I lost a lot with my IF experience. I lost hope, I lost peace, and I lost optimism. My pregnancy was awesome – it was almost perfect aside from the debilitating heartburn (which was remedied with a prescription) – but I was so nervous the entire time. All I thought about was how the baby was doing. I was nervous before every single ultrasound and each time the doctor used the doppler. I counted kicks like a crazy woman even before you’re supposed to (before you can rely on regular movement). I counted down my pregnancy in days, not weeks, because every day down was one day closer to a live baby. I was so nervous about still birth that I checked out NILMDTS and searched photographers in our area and picked the one I liked best in case the worst happened (true story – and this is how we found our birth photographer which was awesome!). IF robbed me of a mentally pleasant pregnancy. I had the physically pleasant pregnancy, and I loved every moment of that, but I was constantly worried that the baby was going to die and we’d have to start all over again.
IF also robbed me of being genuinely happy for other pregnant people. I still struggle with this today. I’m getting much better, but sometimes there are still feelings of envy when someone gets pregnant easily. Just the other day, a friend told me that she’s pregnant and I was genuinely happy for her (truly!) and I was so proud of myself. This was a big deal for me because it was one of many recent pregnancy announcements that made me happy for the person instead of jealous. I feel like I’ve turned a big corner in this department. I then asked her if she was excited and she said, ‘no, to be quite honest. I don’t like having babies until they’re 18 months old.’ It took everything in me not to pack up Matthew and his things and leave their house immediately. My ugly IF side returned instantaneously. I am apparently very fickle when it comes to pregnancy announcements 😉 If you don’t say it just so, then I may lose my shit. Ugh.
IF has made me very self-centered, and for that, I feel guilty. Take the story above as an example. When this friend told me that she wasn’t excited to be pregnant (which I just don’t understand if she was trying to get pregnant, which she was), my first thought was, “how can you say that to your friend who you know has to go home in 2 hours to give herself a shot in an attempt to get pregnant?” I hate this about myself – because it’s not about me. But I make it about me. Being jealous of pregnant people is ridiculous because they didn’t get pregnant AT ME – they just got pregnant. End of story. But I still take it personally. I take it very personally when they tell me it was an accident or that they aren’t excited about it. I need to work on this. I know that. I feel guilty about this all the time. I need to keep reminding myself that it is not about me – someone else’s fertility has nothing to do with my infertility.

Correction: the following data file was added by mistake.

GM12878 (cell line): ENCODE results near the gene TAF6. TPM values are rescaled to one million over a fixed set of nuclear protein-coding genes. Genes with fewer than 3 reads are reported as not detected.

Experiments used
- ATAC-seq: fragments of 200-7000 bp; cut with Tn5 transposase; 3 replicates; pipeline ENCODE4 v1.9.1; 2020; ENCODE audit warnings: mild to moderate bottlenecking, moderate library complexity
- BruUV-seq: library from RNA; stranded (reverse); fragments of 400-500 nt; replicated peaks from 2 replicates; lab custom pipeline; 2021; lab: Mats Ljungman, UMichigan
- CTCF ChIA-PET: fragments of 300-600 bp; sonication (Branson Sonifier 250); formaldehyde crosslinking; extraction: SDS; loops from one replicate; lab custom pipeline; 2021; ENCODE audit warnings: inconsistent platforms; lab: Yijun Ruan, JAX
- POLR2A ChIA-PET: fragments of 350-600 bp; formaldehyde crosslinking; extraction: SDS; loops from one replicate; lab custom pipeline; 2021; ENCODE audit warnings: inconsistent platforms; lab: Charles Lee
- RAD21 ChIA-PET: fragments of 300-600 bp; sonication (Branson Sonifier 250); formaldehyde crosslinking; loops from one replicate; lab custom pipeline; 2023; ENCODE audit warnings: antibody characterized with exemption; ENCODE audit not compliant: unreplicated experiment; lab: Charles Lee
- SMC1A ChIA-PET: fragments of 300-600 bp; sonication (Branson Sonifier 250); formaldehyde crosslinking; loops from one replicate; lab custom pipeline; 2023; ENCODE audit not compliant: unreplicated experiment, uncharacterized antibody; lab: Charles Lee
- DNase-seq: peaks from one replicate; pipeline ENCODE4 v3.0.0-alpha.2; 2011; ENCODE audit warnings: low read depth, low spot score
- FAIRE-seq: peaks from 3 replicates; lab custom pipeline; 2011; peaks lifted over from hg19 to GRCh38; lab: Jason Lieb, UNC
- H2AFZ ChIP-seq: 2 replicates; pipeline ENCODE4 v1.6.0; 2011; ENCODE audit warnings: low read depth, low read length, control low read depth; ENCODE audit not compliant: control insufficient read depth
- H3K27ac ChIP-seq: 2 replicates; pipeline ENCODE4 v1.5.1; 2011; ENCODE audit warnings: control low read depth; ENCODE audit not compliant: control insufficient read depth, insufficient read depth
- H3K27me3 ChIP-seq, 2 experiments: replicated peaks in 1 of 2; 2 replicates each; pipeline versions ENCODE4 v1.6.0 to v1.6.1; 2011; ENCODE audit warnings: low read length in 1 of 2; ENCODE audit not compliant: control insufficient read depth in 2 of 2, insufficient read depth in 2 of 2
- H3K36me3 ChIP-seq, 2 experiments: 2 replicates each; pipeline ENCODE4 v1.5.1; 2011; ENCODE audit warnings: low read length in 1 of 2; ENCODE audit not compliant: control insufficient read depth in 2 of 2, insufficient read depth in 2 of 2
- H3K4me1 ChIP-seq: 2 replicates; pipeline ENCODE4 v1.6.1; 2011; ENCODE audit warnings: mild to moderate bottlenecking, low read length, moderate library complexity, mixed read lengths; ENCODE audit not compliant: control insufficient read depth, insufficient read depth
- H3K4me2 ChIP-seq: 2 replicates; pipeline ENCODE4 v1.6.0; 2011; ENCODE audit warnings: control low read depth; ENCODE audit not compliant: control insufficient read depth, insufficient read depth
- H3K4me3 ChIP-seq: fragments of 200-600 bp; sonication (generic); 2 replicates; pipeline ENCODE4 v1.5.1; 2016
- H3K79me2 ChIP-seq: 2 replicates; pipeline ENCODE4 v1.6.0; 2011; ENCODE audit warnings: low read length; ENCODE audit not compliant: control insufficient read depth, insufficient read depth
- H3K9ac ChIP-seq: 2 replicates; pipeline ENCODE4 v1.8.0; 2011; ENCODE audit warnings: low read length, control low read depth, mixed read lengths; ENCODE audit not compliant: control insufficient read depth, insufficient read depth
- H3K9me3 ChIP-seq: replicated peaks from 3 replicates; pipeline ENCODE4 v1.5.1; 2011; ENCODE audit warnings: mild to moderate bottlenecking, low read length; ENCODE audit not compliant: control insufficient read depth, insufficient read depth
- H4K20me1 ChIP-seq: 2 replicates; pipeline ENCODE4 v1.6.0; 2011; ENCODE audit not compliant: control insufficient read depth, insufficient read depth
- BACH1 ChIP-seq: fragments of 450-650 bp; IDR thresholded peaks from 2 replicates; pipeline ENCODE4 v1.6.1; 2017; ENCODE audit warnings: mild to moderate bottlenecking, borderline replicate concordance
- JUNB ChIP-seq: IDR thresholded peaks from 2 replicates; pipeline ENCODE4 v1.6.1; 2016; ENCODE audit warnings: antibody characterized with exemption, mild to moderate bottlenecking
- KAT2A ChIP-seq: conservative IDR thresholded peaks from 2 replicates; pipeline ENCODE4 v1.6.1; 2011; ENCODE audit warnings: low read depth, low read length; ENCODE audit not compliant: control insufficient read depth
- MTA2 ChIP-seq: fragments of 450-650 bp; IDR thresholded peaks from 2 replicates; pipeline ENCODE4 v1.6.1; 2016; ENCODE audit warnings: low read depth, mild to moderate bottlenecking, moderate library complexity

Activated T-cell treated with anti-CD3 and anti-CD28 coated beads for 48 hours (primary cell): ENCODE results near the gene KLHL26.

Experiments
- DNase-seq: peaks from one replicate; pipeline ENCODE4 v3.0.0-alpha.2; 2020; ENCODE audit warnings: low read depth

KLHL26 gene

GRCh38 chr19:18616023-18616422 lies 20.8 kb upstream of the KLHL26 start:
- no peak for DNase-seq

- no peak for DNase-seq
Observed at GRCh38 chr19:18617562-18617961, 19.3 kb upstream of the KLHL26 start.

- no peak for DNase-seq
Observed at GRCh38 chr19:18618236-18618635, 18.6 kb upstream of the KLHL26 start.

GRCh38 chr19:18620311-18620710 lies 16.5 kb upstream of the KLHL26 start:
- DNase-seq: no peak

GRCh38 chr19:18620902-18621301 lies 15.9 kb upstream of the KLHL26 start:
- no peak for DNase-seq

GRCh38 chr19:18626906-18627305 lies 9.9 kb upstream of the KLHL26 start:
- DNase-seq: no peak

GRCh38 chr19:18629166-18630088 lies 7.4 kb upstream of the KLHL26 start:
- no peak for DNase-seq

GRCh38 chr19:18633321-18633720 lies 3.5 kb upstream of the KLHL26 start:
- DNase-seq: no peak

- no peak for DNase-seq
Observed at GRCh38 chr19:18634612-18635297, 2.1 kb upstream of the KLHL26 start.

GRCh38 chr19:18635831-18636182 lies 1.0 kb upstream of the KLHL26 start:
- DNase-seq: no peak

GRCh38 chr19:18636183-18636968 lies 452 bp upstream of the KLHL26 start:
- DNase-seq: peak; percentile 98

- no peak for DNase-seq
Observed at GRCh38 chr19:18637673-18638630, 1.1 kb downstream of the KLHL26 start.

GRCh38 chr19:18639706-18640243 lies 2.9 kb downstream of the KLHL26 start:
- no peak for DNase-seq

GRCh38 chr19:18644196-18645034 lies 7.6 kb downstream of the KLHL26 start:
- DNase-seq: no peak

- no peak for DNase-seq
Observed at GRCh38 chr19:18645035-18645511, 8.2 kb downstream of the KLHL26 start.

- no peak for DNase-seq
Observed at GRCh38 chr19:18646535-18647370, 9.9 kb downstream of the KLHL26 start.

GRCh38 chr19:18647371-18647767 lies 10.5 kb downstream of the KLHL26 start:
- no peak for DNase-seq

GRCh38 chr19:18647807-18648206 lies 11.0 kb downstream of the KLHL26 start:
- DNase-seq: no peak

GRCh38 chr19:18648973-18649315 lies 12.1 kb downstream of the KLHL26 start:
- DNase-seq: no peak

I don’t feel guilt anymore when I read TTC blogs. I feel empathy. I still read quite a few TTC blogs because I want to support those gals who still don’t have their first baby. Trying to get that first baby is so hard – it’s just exhausting. Because of that, I will always continue to throw my support to those trying for #1 – because it’s a dark lonely place – and it’s hard to keep hope alive. But I don’t feel guilty. I did my time, and I’m doing it again, and my guilt won’t help these women get pregnant. It just won’t.
So how’s that for being all over the place? 😉
And with that, I’ll close with a picture of the boy that was worth it all – and continues to be worth every emotion that courses through me.